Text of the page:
It is interesting to note that weapon elevator design is not straight forward. The latest US aircraft carrier, USS Ford has 11 electromagnetic lifts designed deliver munitions at double the speed of conventional design. Amongst the many show-stopping technical problems with this innovative ship, only two of the munition elevators are working at the time of writing. HMS Queen Elizabeth is also highly innovative but has encountered far fewer problems than the Ford.
The robot railway
The HMWHS that has been developed for the QEC is the first naval application of land-based automated systems used in commercial warehouses. Babcock was engaged by the ACA to begin the HMWHS design in 2003 and was awarded the manufacturing contract in 2008. Thales was employed to integrate the system on the ships but Babcock remains the design authority and have been contracted to provide on-going support through the life of the system. Not only does the remotely-controlled system vastly reduce the number of sailors needed to handle weapons, but can also deliver weapons faster and in a safer working environment than using conventional man-handling. It is also well suited to transport expensive, sophisticated, relatively delicate missiles.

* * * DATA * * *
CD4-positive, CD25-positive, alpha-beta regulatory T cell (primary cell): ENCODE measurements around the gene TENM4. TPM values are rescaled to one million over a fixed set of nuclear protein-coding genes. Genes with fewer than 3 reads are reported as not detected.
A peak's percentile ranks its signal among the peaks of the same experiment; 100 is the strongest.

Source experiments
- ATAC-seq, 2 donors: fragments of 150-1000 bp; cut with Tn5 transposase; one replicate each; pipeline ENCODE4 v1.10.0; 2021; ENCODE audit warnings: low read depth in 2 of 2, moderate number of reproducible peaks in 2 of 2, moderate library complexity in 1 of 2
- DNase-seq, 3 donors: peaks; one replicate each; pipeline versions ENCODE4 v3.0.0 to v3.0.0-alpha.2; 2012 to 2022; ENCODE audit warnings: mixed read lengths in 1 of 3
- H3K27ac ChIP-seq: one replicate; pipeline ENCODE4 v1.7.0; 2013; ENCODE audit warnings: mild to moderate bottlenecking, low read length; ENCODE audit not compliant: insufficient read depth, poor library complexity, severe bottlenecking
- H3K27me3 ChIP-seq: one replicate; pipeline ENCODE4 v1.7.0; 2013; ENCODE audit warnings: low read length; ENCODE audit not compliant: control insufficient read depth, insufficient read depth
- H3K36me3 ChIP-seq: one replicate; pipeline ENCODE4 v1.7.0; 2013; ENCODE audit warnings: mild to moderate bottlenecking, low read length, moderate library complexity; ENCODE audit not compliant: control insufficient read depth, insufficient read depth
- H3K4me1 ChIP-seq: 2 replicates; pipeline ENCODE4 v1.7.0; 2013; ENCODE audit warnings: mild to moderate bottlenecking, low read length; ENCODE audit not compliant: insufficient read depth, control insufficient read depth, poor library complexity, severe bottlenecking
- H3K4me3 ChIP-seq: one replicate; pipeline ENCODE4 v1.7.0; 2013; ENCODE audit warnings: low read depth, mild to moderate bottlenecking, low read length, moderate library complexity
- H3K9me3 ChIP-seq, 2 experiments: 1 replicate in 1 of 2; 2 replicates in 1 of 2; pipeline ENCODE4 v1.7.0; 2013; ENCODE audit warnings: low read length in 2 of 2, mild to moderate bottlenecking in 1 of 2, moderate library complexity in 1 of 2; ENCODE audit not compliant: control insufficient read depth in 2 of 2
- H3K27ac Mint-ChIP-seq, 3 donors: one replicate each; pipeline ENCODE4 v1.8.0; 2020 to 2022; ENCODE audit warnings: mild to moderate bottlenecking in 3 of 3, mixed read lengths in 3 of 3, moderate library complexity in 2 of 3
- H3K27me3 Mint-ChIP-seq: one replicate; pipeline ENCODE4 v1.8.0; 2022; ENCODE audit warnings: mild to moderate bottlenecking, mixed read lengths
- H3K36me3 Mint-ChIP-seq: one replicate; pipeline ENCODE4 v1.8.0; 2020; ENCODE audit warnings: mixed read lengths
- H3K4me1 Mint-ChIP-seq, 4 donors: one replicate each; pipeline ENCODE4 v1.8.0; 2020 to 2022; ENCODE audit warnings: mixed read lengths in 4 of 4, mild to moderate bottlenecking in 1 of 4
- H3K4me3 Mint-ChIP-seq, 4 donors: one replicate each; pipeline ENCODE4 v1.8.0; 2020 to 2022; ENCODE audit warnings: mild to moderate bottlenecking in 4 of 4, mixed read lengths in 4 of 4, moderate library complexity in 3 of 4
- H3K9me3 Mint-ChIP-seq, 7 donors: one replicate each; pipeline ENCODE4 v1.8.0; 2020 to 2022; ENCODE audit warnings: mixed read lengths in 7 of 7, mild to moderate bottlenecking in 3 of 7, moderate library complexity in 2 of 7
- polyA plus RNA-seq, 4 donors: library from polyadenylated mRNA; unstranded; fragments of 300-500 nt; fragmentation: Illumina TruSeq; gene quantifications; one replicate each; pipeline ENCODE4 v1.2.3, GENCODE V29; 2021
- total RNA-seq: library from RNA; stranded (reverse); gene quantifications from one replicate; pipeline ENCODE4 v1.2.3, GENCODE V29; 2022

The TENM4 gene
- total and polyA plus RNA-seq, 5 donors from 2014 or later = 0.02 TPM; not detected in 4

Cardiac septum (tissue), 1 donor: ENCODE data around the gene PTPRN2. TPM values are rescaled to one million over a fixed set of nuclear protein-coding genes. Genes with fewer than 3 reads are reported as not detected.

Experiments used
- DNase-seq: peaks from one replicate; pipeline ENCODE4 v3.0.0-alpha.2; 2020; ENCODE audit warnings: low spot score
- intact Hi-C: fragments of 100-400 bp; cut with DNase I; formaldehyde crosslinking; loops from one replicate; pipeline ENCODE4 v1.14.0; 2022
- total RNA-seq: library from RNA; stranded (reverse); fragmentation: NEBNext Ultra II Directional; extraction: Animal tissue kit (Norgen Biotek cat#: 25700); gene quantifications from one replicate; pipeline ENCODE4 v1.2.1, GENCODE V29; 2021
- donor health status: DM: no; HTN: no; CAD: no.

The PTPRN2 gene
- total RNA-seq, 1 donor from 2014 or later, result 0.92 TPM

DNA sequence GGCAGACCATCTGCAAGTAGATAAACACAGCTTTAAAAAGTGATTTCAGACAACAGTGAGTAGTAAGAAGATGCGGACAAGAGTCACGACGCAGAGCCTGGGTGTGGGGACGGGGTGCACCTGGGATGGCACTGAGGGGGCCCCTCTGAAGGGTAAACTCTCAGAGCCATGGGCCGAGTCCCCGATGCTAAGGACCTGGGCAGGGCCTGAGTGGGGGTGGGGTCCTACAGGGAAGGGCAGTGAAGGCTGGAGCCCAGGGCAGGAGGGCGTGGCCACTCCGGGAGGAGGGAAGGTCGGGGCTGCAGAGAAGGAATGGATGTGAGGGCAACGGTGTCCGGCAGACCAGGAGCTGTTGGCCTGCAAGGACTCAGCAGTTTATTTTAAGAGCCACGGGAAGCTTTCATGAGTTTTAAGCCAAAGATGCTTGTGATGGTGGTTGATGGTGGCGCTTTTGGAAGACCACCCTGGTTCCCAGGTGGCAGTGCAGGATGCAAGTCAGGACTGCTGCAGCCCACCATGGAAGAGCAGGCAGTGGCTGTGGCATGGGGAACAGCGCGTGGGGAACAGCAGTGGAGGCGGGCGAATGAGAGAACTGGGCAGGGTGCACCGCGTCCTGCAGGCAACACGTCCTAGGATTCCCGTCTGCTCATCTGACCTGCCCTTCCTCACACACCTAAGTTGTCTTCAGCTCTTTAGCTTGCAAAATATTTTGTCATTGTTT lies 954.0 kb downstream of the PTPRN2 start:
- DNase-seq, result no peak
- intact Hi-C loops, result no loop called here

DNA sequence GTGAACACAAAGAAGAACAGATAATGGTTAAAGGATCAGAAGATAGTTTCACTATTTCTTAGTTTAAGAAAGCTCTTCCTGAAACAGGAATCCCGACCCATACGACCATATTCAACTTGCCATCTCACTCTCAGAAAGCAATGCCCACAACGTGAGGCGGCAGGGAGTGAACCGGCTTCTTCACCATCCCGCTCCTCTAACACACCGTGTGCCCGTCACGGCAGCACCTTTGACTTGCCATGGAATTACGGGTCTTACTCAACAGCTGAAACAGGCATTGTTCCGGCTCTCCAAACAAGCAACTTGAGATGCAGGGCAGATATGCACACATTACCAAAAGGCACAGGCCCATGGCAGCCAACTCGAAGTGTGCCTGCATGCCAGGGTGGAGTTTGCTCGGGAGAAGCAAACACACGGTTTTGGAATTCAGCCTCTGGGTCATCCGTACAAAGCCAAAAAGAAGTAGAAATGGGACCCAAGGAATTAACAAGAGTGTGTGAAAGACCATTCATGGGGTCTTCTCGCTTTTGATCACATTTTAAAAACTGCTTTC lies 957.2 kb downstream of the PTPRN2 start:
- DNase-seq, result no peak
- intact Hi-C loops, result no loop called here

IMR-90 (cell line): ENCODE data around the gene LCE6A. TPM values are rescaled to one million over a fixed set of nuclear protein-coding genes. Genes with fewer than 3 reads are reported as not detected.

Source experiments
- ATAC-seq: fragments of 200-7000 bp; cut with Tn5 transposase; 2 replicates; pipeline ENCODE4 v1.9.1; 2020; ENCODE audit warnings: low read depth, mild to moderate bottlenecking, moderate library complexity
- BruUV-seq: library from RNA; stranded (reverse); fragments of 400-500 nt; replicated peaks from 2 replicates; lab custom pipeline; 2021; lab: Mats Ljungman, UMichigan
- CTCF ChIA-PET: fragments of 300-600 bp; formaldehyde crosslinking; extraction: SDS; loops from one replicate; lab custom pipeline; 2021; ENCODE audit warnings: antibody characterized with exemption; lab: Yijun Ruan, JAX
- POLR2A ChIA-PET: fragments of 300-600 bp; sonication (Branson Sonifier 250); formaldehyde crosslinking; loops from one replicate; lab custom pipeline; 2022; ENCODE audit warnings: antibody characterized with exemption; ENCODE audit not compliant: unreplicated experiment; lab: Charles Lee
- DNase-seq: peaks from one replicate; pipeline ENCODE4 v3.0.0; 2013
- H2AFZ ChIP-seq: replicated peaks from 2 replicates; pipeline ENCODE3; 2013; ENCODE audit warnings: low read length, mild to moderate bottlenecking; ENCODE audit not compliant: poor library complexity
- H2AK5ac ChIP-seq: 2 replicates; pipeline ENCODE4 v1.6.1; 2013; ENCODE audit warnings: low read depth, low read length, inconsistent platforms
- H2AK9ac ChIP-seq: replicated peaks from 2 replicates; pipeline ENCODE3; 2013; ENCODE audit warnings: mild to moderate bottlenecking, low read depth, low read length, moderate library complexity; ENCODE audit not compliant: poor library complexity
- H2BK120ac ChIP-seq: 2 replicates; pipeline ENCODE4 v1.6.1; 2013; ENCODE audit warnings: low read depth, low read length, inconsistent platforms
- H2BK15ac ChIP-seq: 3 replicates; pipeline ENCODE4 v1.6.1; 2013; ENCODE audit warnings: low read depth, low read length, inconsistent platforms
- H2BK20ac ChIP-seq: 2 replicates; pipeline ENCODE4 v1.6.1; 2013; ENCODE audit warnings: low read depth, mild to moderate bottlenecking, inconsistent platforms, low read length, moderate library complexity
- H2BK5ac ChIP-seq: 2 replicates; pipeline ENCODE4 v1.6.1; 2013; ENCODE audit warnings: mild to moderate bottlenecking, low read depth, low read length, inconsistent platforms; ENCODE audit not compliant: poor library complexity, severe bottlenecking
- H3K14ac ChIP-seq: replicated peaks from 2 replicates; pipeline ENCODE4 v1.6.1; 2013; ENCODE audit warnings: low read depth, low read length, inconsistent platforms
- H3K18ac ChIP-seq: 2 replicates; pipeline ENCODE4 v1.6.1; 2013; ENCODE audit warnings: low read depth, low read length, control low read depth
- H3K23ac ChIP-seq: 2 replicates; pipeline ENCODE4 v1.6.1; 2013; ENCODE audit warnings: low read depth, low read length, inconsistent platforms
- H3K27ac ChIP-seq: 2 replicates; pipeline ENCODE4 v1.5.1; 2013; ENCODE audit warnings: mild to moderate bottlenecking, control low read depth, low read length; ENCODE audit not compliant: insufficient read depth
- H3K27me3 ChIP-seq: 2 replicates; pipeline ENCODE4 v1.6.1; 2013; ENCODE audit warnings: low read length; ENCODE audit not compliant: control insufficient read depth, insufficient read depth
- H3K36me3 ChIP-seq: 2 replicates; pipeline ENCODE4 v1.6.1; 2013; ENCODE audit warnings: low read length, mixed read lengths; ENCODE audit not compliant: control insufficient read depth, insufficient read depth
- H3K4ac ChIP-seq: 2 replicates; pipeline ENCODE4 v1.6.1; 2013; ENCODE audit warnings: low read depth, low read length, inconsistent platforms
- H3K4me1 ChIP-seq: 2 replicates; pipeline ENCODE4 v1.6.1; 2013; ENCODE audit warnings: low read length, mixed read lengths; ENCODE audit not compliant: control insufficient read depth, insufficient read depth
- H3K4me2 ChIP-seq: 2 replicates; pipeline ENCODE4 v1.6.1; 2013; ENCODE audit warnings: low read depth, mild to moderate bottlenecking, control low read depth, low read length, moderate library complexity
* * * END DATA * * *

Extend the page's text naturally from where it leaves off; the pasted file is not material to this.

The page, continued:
The HMWS is made up of 56 ‘moles’ which are electrically-propelled units that lift and carry pallets bearing the payload. Moles are carried on a network of straight tracks that run fore and aft and athwartships. There are two types of mole, one for athwartship movements and one for longitudinal movements. Overlapping transfer positions allow moles to move payloads between each other, so it is possible to transport the loads anywhere within the magazines and to and from the lifts. There are multiple stowage locations offering flexibility in loading. There is a measure of redundancy in the system to allow for action damage. A weapon can be selected from the deep magazine and brought up to the preparation area at a push of a button. Air-weapons are kept permanently in their specialised containers strapped to pallets on shock-proof mountings in the magazine until needed and are not unboxed until they arrive in the preparation areas, prior to being loaded onto the aircraft. The pallets that are moved by the moles are more than 5m in length, allowing them to handle the largest air-launched weapons available today or likely to be developed in future and can comfortably move 4 boxed ASRAMM missiles at a time.